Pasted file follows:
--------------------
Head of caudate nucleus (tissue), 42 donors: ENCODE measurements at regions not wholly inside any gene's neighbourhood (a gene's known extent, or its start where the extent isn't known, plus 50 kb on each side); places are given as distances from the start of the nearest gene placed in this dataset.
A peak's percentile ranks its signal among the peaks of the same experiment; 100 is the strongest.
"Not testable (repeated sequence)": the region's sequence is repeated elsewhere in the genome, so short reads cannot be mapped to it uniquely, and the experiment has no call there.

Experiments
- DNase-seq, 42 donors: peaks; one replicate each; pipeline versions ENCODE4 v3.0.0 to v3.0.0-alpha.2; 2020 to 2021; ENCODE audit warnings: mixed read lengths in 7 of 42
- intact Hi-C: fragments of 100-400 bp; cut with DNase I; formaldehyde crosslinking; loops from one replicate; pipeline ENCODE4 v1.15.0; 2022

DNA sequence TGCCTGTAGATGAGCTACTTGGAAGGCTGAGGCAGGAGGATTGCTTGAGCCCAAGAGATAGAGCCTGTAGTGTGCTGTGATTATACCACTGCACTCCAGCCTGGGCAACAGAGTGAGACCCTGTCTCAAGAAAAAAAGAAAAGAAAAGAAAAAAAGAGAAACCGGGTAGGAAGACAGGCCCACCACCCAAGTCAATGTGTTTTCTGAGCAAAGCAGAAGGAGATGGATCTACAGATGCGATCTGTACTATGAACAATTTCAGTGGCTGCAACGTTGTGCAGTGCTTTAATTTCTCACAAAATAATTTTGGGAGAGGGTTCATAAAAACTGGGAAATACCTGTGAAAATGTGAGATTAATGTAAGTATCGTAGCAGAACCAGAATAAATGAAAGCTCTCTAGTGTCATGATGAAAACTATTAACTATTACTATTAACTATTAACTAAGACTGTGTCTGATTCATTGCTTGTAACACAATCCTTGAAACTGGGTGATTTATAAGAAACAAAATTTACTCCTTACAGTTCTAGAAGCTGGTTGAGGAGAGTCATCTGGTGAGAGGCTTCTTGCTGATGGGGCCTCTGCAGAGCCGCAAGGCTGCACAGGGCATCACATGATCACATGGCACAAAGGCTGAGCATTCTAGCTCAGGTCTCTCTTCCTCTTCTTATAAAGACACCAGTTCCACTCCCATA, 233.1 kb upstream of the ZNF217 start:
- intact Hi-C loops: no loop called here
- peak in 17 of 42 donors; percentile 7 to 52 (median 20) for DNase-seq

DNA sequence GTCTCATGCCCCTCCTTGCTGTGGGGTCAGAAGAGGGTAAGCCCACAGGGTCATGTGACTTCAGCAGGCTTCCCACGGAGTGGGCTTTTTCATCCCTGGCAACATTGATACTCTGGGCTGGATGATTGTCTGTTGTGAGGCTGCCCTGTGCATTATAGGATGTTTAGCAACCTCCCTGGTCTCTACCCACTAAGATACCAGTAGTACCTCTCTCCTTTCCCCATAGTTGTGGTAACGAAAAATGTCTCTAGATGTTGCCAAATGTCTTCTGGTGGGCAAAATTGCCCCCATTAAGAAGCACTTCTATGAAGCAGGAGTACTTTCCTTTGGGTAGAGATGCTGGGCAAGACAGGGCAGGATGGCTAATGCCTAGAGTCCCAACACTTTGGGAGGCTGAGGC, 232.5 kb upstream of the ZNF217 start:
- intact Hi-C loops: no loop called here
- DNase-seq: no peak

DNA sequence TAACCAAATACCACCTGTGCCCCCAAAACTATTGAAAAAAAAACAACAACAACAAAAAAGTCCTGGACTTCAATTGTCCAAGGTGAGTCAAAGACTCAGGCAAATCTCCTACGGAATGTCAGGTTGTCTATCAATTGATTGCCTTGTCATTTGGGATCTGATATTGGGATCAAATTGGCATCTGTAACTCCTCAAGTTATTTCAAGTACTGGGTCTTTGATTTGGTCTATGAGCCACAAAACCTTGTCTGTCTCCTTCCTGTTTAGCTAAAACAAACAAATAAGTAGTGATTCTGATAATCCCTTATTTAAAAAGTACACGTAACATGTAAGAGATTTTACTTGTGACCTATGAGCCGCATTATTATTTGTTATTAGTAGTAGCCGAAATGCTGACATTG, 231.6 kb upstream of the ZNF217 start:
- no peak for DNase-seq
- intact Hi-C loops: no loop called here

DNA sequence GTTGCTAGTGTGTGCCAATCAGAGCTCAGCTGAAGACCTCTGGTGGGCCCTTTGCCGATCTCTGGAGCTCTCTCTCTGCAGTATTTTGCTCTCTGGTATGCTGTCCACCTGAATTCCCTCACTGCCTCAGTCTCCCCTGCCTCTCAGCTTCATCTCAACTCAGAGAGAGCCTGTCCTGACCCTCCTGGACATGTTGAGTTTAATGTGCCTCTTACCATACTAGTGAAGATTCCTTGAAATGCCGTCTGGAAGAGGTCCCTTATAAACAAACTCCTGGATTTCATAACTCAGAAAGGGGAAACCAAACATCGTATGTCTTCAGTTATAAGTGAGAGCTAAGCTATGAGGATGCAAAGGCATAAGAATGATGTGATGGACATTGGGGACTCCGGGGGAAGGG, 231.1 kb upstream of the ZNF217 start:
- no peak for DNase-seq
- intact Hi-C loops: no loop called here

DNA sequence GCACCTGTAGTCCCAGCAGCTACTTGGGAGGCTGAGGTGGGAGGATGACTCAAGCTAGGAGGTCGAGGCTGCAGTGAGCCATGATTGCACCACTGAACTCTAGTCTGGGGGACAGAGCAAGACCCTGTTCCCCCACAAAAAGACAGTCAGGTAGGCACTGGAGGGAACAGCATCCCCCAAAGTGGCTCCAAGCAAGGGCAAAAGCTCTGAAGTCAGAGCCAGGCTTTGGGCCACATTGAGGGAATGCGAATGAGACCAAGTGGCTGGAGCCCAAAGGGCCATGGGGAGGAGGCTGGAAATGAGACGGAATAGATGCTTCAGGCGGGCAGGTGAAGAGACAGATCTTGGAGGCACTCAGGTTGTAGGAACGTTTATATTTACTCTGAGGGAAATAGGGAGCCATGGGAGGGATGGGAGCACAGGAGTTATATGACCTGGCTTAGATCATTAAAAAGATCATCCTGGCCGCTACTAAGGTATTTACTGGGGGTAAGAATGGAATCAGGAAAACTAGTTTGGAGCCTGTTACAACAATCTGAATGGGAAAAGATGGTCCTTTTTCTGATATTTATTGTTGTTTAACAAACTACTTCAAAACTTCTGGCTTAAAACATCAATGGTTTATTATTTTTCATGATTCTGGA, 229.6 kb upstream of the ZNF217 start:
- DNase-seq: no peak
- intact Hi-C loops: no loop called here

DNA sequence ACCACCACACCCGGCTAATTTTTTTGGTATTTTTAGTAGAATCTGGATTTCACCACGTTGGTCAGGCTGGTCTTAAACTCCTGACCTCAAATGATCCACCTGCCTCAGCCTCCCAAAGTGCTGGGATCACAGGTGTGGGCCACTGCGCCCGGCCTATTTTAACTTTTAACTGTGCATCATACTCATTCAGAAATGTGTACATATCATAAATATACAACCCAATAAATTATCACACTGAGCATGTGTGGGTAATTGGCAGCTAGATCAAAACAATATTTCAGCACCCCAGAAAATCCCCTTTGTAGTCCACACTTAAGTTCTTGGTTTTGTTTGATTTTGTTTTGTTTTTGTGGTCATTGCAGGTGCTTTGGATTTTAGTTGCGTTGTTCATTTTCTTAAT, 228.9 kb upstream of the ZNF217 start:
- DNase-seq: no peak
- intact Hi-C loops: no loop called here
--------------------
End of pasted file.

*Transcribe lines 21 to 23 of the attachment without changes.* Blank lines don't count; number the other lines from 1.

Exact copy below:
- intact Hi-C loops: no loop called here

DNA sequence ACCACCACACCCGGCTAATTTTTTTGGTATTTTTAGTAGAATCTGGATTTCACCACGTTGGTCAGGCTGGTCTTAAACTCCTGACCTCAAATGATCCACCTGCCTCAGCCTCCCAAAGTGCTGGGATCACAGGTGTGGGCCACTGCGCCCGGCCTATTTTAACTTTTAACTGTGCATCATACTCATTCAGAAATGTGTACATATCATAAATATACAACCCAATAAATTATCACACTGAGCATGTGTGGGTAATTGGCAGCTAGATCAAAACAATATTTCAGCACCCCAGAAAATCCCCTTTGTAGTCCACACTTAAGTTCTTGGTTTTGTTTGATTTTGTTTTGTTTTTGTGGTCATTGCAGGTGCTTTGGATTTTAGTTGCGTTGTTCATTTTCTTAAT, 228.9 kb upstream of the ZNF217 start:
- DNase-seq: no peak